Noun compound of the week

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Scientific writing is full of great noun compounds. My favorite recent example is part of the title of a paper featured in this morning's email from BioMedCentral: "Representations of odor plume flux are accentuated deep within the moth brain".

Odor plume flux turns out to mean just what you'd think: time variation in airborne smells. I look forward to using it in everyday life: "Mm, what's that delicious odor plume flux?"


  1. John Lawler said,

    February 21, 2009 @ 12:17 pm

    Deep within the moth brain has its own special charm as well.

  2. Sili said,

    February 21, 2009 @ 2:44 pm

    Almost Doonesburyësque.

    Though I guess there was more room to navigate in Reagan's brain.

  3. Geraint Jennings said,

    February 21, 2009 @ 2:50 pm

    Deep within the moth brain
    flutter thoughts of phonemes;
    a molten-feathered counterpane
    accentuates its own dreams

    as linguists lounge on pillows,
    sniff scientific writings;
    the plume flux fills and billows,
    airborne on soft moth wings.

    The moth brain mouths nouns softly,
    inflecting flickering sounds;
    and compound eyes gaze mothly,
    motley as compound nouns.

  4. Simon Cauchi said,

    February 21, 2009 @ 3:45 pm

    Don't go into a coffee shop that smells delicious from the outside. The coffee itself will be tasteless. The taste has all gone into that fluctuating odor plume.

  5. Eli said,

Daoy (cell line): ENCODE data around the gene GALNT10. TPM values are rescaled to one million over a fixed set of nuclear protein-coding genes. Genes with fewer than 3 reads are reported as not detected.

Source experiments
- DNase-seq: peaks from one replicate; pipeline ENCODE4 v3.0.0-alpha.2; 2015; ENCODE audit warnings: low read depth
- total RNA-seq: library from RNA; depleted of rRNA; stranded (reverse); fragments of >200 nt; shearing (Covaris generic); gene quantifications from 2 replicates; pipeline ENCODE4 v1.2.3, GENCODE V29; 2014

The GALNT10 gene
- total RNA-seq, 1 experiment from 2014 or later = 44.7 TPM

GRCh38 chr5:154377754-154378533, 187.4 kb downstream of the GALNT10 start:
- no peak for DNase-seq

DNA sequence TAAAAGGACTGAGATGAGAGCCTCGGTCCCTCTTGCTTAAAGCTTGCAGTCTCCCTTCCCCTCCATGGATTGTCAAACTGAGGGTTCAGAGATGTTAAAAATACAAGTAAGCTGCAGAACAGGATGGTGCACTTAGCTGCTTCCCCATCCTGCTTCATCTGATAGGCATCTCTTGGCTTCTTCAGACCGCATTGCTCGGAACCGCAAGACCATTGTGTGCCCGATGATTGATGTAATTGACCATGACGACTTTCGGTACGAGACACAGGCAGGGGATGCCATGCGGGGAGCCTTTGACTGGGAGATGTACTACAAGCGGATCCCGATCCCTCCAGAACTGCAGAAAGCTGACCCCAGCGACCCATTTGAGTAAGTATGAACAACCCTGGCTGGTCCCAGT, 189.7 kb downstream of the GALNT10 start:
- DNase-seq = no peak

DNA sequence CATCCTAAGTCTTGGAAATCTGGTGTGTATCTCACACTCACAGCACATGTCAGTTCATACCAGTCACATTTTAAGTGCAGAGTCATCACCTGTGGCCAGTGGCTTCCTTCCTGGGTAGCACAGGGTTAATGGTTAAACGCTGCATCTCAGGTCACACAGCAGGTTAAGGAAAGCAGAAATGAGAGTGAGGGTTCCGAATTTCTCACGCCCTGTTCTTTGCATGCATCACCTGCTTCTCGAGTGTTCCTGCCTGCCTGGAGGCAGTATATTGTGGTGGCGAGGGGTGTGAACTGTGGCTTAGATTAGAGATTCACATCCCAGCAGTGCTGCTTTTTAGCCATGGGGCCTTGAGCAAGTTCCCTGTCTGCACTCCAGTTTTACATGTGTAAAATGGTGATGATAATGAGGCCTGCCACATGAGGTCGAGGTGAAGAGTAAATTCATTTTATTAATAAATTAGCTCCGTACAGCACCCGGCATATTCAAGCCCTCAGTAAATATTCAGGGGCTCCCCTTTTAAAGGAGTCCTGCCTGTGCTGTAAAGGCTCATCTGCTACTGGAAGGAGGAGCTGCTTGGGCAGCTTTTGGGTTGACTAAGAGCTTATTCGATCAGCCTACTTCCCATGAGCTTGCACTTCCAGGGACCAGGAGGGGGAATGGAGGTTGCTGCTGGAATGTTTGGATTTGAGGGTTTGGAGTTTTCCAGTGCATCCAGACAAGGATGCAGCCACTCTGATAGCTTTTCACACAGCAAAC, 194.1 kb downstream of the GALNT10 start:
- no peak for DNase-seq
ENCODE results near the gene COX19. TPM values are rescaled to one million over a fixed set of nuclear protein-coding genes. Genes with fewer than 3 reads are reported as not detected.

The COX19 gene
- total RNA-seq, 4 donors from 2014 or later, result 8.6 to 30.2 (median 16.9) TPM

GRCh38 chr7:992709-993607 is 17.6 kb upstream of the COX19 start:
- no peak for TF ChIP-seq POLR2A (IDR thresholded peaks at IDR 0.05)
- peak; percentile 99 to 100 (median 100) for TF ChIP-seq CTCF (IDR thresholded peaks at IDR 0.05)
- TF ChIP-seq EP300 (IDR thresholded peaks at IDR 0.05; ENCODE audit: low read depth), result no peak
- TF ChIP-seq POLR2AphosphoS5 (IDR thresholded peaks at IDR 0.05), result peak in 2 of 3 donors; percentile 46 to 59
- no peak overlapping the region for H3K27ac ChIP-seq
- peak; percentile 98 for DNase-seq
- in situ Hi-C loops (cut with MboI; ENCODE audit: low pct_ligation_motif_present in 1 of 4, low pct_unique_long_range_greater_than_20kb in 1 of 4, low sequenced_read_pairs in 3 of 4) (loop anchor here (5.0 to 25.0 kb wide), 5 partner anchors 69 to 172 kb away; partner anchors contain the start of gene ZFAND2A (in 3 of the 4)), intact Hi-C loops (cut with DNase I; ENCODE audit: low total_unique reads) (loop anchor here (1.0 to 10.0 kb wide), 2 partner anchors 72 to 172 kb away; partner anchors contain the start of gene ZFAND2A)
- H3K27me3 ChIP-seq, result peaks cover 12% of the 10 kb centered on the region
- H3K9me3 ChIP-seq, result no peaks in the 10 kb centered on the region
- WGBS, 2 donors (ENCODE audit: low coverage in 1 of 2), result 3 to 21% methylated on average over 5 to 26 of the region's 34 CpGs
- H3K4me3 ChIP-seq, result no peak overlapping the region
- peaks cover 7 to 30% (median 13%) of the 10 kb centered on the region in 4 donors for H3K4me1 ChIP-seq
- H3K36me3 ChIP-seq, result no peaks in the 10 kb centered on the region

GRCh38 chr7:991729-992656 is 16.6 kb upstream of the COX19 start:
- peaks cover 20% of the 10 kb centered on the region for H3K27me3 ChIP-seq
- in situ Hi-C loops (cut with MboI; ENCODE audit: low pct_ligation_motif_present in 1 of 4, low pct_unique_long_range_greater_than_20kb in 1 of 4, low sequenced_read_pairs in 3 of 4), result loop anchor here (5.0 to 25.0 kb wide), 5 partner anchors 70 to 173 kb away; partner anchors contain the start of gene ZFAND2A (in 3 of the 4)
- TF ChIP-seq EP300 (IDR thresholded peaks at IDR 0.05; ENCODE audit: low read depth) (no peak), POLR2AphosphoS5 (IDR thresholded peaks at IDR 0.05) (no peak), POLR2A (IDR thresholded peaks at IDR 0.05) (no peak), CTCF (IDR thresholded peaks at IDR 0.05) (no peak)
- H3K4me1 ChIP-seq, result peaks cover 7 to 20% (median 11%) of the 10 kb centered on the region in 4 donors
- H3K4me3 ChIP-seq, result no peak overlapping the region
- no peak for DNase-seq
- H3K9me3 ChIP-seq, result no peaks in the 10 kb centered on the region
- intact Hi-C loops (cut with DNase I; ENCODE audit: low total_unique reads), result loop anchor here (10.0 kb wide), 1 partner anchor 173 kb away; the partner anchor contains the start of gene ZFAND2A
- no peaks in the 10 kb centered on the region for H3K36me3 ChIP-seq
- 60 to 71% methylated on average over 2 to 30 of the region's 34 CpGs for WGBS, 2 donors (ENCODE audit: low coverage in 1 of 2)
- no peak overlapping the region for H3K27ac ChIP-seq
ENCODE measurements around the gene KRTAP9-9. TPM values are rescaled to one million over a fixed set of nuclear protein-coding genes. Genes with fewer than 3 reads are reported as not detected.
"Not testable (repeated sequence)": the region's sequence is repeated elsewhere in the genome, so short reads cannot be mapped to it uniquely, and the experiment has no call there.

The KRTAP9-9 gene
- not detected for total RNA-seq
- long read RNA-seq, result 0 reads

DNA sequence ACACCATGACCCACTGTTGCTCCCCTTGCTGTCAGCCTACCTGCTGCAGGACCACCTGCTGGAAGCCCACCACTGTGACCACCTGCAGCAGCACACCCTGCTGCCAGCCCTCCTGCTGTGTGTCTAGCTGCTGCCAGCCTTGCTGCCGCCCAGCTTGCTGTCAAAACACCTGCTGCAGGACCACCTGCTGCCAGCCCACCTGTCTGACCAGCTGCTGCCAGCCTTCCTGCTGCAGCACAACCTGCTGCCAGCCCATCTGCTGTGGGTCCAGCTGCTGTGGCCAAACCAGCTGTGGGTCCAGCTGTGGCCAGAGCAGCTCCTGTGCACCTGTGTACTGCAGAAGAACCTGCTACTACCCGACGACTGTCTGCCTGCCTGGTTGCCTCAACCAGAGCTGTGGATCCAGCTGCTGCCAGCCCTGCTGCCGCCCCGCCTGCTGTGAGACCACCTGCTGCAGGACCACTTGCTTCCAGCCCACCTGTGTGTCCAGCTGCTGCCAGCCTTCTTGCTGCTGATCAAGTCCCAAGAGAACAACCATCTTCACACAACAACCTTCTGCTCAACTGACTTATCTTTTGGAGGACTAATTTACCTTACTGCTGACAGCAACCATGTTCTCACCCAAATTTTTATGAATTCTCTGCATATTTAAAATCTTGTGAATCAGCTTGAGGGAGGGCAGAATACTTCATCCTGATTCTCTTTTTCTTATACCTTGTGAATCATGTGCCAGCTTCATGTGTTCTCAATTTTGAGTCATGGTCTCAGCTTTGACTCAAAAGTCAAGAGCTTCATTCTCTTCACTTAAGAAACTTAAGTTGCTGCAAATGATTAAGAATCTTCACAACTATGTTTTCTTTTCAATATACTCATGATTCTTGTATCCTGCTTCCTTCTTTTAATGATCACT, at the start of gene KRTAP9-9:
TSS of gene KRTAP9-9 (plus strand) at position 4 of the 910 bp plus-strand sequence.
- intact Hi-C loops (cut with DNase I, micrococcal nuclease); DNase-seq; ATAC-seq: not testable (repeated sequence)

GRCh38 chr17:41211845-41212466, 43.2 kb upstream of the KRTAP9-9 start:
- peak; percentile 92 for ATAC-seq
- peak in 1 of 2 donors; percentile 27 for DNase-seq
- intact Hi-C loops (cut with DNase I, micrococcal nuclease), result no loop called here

February 21, 2009 @ 4:25 pm

    @Geraint Jennings:
    I just want you to know that you're my hero.

    On a different note, this reminds me of when my fellow linguistics students and a professor and I attempted to form the longest [sensible] compound noun we could think of without reusing words, and then tried to say it in one breath. It was something about vending machine repairman manuals… Ah, stupid linguist tricks…

  6. Dan Scherlis said,

    February 22, 2009 @ 1:22 am

    Being from Baltimore, I can't help but think of Druid Hill Park Lake Drive. ("There's the Druid Hill Park Lake Drive exit sign!")

    It was elided to roughly "Droodle Parklek Drive," out of necessity, I guess, and as consistent with the consonant shortage afflicting Bawmr, Merlin.

  7. Geraint Jennings said,

    February 22, 2009 @ 2:30 am


    Why, thank'ee kind Eli.

  8. Marinus said,

    February 22, 2009 @ 3:31 am

    The humanities have there fair share of these as well: systems collapse theory, folk psychology elimination literature, and so on.

    And you wonder why we who speak Germanic languages are so fond of compounds? In Afrikaans we have one which people try to add on as an occasional word game:

    meaning 'kaffir melon jam canners association meeting'. Kaffir melon is now commonly called 'matakaan'. To a native speaker this compound is perfectly easy to decipher (unlike some desperate attempts to add to the letter count). I'm sure there are longer ones somewhere. There are similar curiously long compounds in German and elsewhere, of course.

  9. Monte Davis said,

    February 22, 2009 @ 8:54 am

    It's the unstable ambiguity of some noun compounds that sticks in my ear, e.g. the old New England candy name "Squirrel Nut Zippers" (adopted in the 1990s by a band). My syntax processor keeps grabbing it at different angles, trying to find a stable reading, just as my tongue long ago kept trying to get the gummy bits out from between my teeth.

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